Hyperfiddle update Q3 2018
Hyperfiddle is a tool for making web apps backed by Datomic in real-time.
What can you make today without any help?
- ClojureScript code bins, like this HTML5 video player
- Static sites with Markdown and Reagent, here's a quick walkthrough
- A real prod example is
If you can tolerate rough edges and crappy documentation, today we can help you make:
- Simple CRUD dashboards, like this blog
- Simple database software with rudimentary security
- MVPs and prototypes
Not yet, but soon:
- large resultsets
- Self-host at work against existing Datomic databases
- live-gist for Datomic
- interactive query development
- interactive UI development
- internal tools
- dashboards and reports
Hyperfiddle today, October 1st 2018
July: Complexity is #1 problem
At this point, our technology is perfectly functional. We are dogfooding and making really complicated stuff. All of our internal tools are done in Hyperfiddle, including Hyperfiddle itself which is bootstrapped.
We gave a demo to Cognitect. Present are Stu, Marshall and Jaret. Marshall and Jaret seem really excited 🤩. Stu is a tough critic. He accurately points out that while Hyperfiddle looks really powerful in expert hands, it feels like it will take many hours to learn.
We have a choice: write documentation, or simplify until it is apparent without documentation. Obviously that is no choice at all, we will know we are ready when no documentation is necessary. However Yak shaving is balanced against the need to demonstrate traction for future fundraising, so our July goal is to get in front of users again and figure out which corners need to be shaved.
We think Rich and Stu have more exacting tastes for developer tools than pretty much anyone else in the world, so if we can get them to use Hyperfiddle, the hardest and riskiest milestone will be behind us and we can expand from there. At this moment it does not feel like we are particuarly close, but we remain bullish.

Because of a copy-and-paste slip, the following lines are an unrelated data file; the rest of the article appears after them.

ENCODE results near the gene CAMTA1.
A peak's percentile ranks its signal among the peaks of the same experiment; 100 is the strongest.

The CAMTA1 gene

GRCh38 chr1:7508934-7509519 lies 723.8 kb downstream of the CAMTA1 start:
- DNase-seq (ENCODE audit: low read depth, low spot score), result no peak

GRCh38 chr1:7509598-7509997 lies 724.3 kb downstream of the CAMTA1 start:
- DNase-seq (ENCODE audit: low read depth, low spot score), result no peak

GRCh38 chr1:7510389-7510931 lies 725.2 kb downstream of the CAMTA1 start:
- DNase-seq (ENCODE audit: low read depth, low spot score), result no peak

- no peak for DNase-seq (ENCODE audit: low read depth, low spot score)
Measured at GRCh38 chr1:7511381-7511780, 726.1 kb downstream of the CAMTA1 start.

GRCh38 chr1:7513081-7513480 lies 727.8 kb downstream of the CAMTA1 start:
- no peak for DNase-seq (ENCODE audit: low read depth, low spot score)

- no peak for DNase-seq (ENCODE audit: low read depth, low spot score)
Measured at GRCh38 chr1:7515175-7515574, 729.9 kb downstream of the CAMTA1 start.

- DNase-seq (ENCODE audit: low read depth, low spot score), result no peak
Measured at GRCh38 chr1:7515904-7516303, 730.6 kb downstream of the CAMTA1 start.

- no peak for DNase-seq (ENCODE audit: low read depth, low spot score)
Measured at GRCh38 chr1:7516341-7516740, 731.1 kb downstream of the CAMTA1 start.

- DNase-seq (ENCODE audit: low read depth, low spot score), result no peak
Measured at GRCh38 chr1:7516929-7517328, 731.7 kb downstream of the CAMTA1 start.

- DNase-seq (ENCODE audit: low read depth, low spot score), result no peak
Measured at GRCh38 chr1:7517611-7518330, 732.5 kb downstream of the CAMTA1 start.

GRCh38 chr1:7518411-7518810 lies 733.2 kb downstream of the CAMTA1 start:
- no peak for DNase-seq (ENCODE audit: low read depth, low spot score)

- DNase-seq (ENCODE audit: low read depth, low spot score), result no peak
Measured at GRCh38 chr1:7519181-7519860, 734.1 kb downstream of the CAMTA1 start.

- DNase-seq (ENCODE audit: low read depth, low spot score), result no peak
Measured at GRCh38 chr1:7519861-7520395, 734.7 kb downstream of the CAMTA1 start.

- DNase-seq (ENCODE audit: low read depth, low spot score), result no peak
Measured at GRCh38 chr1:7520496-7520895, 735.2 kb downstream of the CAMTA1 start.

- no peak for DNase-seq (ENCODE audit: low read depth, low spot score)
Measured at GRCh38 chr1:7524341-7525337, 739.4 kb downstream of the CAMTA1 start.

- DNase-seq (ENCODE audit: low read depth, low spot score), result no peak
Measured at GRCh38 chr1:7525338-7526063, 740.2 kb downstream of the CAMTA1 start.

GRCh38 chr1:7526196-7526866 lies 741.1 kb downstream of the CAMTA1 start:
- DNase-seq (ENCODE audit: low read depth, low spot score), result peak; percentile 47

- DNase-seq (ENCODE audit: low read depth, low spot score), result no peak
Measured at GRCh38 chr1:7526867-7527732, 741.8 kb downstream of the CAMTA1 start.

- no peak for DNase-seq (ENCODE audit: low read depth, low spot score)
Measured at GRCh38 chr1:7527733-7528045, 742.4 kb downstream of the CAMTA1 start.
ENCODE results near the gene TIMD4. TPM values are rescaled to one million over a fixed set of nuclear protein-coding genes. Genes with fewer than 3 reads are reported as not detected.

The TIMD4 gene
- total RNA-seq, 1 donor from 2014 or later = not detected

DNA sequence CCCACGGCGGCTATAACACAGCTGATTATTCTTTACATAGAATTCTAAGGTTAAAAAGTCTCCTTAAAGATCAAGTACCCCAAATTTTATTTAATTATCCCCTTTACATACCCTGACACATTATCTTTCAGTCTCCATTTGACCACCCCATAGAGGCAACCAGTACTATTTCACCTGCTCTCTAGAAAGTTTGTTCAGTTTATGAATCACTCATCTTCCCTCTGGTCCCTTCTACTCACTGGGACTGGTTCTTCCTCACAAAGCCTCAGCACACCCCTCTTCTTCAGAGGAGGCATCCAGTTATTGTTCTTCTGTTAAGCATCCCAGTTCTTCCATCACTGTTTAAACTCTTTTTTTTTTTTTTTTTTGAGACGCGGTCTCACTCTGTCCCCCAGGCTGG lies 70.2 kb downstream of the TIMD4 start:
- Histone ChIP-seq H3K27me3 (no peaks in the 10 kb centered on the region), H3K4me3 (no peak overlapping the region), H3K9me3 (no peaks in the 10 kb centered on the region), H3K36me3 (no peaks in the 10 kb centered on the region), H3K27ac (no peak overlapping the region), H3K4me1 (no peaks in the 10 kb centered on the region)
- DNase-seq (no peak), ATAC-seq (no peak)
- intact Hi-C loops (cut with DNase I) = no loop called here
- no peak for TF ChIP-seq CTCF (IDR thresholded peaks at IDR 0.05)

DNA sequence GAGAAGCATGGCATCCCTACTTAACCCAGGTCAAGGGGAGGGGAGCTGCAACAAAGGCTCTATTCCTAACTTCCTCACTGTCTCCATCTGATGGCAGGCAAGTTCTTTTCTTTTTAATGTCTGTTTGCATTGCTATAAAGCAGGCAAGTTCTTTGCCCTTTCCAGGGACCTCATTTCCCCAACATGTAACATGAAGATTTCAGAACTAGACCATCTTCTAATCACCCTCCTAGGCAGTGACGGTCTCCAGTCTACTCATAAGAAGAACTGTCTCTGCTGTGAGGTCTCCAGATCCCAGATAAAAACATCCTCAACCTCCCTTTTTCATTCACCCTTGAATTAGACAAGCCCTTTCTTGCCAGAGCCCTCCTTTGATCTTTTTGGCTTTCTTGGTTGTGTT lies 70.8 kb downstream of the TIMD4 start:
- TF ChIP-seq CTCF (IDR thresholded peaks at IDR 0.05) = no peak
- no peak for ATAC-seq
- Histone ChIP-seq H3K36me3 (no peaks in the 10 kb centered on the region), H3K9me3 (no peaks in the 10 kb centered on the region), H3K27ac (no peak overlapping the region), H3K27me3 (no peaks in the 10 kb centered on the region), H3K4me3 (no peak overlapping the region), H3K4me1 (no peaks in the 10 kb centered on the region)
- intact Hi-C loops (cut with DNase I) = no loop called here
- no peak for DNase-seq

August: Insta-editor 🔥
User testing shows we have a rather embarassing issue: you have to click away from a textbox in order to see the change have an effect. People don't figure this out until I get on video chat and show them this little mouse dance they have to do to get the editor to react (it feels like last hits in DOTA). So basically users are hitting this wall before they've even gotten started. So Karl spends August building out the reactive editor.
The irony of hearing users tell us how complicated Hyperfiddle is, is that when you compare Hyperfiddle to the scope of problem it solves, Hyperfiddle is incredibly simple. Look at all the code you aren't writing! But, to a user, the necessary time investment to learn is balanced against the risk that the thing is overhyped or a toy, and the opportunity cost, etc.
There are two types of user experience:
- Make things fluffy so noobs aren't overwhelmed
- Simplify the underlying model so experts can think directly in the tool
The former can be fixed later with money. The latter is fundamental to the way the product works. Our strategy is to punt the fluffy stuff for later, and relentlessly simplify.
August: Redesign the link editor
September: entity navigation out of the box
September: Tank and Demo are playgrounds for learning hyperfiddle
This means we don't have to gate beta access now (finally!). You can just login and start playing. This solves a huge problem which is that the larger the distance between first contact and beta, the excitement fades and the more likely the user is to not get around to trying hyperfiddle.
That said, the tank still has problems. Today, in the tank subdomain, you can't interact with fiddles that you didn't create. We're working on a way to let you fork the demos to play with them. We also have a special "demo" subdomain with different rules, but it's not the best.
September: HN launch, one day before YC application date
We met a former YC partner at Conj last year, and finally reach out. He helps us a ton with our YC application and epecially helps us simplify our message and clear up a lot of confusion as to what investors are looking for. We're not exactly bullish on getting into YC right now because our message is still too technical. We do think we are on the path.